Forget Kokomo. Key Largo is the pristine paradise where you wanna go.

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Forget Kokomo. Key Largo is the pristine paradise where you wanna go.

The Florida Keys are home to the world’s third largest living coral reef. Here’s how tourists can explore this vibrant ecosystem, by both land and sea.

Published November 30, 2022

7 min read

Despite its small size, the Florida Keys pack a punch. In this 125-mile-long ribbon of islands stretching from the southern tip of Florida, travelers find some of the United States’ most vibrant natural worlds.

The archipelago is framed by the Florida Reef Tract, North America’s only living coral barrier reef and the third largest in the world. It’s home to more than 45 species of hard coral and 500 species of fish. It’s also essential to the Sunshine State, buffering its shoreline (coral reefs absorb 97 percent of a wave’s energy) and supporting the economy through tourism and fisheries.

Visitors can see this essential yet fragile ecosystem up close in Key Largo, the first link in the island chain. Here, travelers find the Florida Keys National Marine Sanctuary, with its abundance of mangroves and seagrass beds, and John Pennekamp Coral Reef State Park, the first designated undersea park in the United States, established in 1963.

Here’s how to visit this natural stunner above and below the water line.

Key Largo by sea

Located within the Florida Keys National Marine Sanctuary, Molasses Reef teems with fish, turtles, and rays. More than 30 sites in this shallow reef system are suitable for divers and snorkelers of all levels, making it a great introduction into what makes the reef world so special.

In addition to the reef, visitors can explore shipwrecks, though strong currents make these sites better suited for experienced divers and those with deep-dive certification. The purposefully sunk U.S.S. Spiegel Grove is one of the most impressive wrecks. The landing craft stretches more than 510 feet in length and rests at a depth that ranges from 63 feet to 141 feet. Barracuda, moray eels, goliath grouper, and sharks share the site. Between the plethora of marine life and the staggering size of the wreck, you’ll need multiple dives to see it properly.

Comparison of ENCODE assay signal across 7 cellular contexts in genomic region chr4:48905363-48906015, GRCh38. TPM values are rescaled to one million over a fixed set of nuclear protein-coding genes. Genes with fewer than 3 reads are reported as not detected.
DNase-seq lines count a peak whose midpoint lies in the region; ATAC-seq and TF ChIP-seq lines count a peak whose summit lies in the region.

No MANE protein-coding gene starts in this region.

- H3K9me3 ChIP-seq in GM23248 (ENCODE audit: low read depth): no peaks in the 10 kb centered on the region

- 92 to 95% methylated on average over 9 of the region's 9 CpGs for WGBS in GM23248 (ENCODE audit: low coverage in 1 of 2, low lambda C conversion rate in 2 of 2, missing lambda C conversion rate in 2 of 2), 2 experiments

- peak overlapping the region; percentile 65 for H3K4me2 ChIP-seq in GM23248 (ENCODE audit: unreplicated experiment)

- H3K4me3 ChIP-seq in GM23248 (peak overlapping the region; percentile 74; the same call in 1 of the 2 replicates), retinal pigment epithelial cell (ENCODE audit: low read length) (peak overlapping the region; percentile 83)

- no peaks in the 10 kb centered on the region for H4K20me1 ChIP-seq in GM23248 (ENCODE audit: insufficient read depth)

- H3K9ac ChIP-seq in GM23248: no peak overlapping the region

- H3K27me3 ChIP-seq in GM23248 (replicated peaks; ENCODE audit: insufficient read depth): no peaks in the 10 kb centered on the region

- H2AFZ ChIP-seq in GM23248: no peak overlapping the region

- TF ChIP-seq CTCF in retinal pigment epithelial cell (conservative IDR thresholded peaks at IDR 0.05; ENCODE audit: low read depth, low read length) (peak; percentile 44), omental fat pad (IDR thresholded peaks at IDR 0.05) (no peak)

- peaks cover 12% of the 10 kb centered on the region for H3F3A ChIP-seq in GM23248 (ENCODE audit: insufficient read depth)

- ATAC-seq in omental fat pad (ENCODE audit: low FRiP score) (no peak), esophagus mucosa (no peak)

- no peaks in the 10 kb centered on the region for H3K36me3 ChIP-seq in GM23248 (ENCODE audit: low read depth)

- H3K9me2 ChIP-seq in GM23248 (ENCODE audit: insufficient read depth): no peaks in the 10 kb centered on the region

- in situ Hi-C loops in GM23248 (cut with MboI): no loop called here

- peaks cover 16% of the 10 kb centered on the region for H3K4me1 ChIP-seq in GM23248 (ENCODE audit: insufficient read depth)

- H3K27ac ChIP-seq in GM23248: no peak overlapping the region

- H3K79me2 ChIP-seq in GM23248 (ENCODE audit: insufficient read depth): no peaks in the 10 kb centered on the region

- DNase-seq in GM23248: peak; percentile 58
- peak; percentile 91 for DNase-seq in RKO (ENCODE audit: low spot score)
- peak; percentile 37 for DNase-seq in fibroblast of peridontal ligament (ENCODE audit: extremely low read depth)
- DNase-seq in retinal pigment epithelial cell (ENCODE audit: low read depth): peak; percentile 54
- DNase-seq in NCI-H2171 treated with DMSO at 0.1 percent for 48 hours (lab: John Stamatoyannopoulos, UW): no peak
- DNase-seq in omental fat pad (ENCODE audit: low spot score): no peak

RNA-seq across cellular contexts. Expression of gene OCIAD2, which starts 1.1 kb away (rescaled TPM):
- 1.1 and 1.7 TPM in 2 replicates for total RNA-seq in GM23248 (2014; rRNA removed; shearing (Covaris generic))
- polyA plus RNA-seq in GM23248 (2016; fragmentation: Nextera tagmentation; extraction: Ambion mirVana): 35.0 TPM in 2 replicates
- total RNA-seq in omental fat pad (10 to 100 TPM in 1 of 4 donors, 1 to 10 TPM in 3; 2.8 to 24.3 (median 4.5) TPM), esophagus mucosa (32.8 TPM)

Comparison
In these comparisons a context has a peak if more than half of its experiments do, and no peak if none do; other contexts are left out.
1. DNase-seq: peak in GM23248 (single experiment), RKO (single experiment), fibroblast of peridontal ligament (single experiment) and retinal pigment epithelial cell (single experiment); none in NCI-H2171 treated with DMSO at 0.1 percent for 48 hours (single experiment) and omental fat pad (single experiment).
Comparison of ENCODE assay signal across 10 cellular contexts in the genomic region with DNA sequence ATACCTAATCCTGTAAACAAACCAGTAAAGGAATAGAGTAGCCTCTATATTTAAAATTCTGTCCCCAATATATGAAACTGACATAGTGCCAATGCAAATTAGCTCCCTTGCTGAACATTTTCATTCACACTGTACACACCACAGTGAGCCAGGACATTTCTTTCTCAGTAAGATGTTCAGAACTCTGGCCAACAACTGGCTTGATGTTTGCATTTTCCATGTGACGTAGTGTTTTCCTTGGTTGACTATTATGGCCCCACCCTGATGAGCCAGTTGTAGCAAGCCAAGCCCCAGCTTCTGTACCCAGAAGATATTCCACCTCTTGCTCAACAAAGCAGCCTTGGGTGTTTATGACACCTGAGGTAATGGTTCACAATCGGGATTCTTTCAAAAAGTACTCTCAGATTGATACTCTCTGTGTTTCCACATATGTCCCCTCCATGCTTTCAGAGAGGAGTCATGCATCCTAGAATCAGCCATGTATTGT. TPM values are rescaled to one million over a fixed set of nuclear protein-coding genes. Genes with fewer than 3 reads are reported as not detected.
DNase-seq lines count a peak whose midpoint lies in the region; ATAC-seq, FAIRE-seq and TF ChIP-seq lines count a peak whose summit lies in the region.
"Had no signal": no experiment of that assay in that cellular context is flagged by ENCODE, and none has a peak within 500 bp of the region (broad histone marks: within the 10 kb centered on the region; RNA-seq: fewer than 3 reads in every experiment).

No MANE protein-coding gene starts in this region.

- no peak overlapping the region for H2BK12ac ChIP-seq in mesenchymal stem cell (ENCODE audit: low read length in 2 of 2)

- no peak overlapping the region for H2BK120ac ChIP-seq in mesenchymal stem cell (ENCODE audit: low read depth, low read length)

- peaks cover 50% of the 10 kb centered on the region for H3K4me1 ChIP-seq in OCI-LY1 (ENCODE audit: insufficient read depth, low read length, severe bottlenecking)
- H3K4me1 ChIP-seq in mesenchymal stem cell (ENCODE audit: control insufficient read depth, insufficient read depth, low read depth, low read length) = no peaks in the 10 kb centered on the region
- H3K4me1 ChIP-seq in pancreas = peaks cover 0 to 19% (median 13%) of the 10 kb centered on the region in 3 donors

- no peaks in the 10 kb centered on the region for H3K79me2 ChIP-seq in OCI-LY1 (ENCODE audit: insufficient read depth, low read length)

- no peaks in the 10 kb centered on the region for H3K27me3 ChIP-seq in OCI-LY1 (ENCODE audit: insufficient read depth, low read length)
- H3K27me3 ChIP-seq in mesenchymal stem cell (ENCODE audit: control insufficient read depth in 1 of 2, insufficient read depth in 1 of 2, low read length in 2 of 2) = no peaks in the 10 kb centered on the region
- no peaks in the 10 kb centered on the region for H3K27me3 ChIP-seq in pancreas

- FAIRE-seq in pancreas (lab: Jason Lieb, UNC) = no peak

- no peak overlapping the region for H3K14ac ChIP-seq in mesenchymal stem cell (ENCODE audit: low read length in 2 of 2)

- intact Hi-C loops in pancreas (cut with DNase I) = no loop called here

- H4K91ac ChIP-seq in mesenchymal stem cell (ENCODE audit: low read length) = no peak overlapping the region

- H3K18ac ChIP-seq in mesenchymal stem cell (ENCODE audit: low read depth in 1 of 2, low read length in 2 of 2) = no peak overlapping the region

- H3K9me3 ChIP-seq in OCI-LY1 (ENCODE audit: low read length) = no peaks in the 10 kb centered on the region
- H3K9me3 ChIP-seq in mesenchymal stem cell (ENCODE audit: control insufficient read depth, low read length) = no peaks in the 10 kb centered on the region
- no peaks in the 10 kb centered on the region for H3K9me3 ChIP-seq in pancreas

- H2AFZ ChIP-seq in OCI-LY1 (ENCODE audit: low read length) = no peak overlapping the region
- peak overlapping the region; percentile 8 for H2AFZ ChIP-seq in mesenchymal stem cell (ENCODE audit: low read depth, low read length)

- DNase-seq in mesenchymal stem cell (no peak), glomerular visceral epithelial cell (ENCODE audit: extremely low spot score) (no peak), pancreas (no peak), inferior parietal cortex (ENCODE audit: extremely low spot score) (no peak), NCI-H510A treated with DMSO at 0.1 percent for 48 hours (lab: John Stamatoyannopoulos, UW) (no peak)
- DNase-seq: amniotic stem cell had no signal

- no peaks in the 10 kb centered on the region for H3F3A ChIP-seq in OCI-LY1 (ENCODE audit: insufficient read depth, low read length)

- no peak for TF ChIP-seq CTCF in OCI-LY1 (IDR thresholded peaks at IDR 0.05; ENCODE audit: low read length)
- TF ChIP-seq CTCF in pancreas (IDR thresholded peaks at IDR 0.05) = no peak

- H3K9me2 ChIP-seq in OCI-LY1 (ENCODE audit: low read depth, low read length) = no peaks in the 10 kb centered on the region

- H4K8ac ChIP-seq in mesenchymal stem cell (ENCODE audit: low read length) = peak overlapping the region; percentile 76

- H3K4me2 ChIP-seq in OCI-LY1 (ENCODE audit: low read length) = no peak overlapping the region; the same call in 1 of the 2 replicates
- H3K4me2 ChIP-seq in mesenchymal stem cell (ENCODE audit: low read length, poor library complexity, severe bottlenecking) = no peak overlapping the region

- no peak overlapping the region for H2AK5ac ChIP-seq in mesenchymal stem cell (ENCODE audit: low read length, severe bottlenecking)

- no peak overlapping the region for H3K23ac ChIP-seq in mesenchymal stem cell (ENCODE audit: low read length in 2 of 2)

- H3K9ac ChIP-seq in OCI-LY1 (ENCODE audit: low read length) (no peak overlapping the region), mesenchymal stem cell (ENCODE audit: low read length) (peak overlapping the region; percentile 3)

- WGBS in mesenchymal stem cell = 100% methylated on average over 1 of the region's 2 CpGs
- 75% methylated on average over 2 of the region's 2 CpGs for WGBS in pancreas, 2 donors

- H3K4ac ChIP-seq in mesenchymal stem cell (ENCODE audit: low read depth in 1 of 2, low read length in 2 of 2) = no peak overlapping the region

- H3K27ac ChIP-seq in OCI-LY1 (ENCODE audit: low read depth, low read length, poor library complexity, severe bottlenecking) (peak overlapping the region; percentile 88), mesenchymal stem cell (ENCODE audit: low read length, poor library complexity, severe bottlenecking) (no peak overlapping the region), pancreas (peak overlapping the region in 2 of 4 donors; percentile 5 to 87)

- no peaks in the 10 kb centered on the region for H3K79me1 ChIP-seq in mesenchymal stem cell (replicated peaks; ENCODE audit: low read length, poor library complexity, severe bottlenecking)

(This tiny island is the best place to dive in the Caribbean.)

Key Largo by land

The John Pennekamp Coral Reef State Park contains coral reefs, mangroves, and seagrass beds, plus walking trails, all abounding with life. It is a great place to experience the Keys’ coastal ecosystem on land.

The park is named for a Miami newspaper editor who played a significant role in protecting Florida’s natural resources. (His efforts also led to the creation of Everglades National Park.)

As early as 1957, scientists were pushing for the Florida Reef Tract’s protection from further damage. The John Pennekamp Coral Reef State Park was created in recognition of America’s love for outdoor recreation, emphasizing the importance of protecting natural areas for future generations.

The visitors center is a good place to begin, with a list of recent wildlife observations and exhibits on the environment and the park’s history. From there, snorkel trips, scuba diving tours, glass-bottom boat rides, and kayak rentals are available. Wandering a few of the trails, such as the 0.3-mile Wild Tamarind Trail—a forest path canopied by mahogany, gumbo-limbo, do-not-touch poisonwood, and tamarind—offers another perspective on the area. (Tip: The farther into the park you travel, the thinner the crowds.)

How to visit responsibly

When booking a dive guide, look for Blue Star-certified operators. The Blue Star program, established by the Florida Keys National Marine Sanctuary, recognizes responsible operators committed to education. Key Largo’s Rainbow Reef Dive Center has knowledgeable staff and is a great place to start, especially for those new to diving.

(Scientists are trying to save coral reefs. Here’s what’s working.)

Visitors can learn more about how critical coral reefs are at the Coral Restoration Foundation (CRF), the world’s largest coral restoration organization. Since 2007, CRF has planted more than 170,000 corals (primarily endangered elkhorn and staghorn) onto the Florida Reef Tract. The visitors center has a wealth of information and can arrange presentations with advance notice. Snorkelers and scuba divers can join the restoration work for a day, helping outplant corals at one of CRF’s nurseries.

This story was adapted from National Geographic’s A Diver’s Guide to the World: Remarkable Dive Travel Destinations Above and Beneath the Surface, by Carrie Miller and Chris Taylor. Their project, Beneath the Surface Media, uses storytelling and dive travel to encourage conservation through exploration. Follow them on Instagram.

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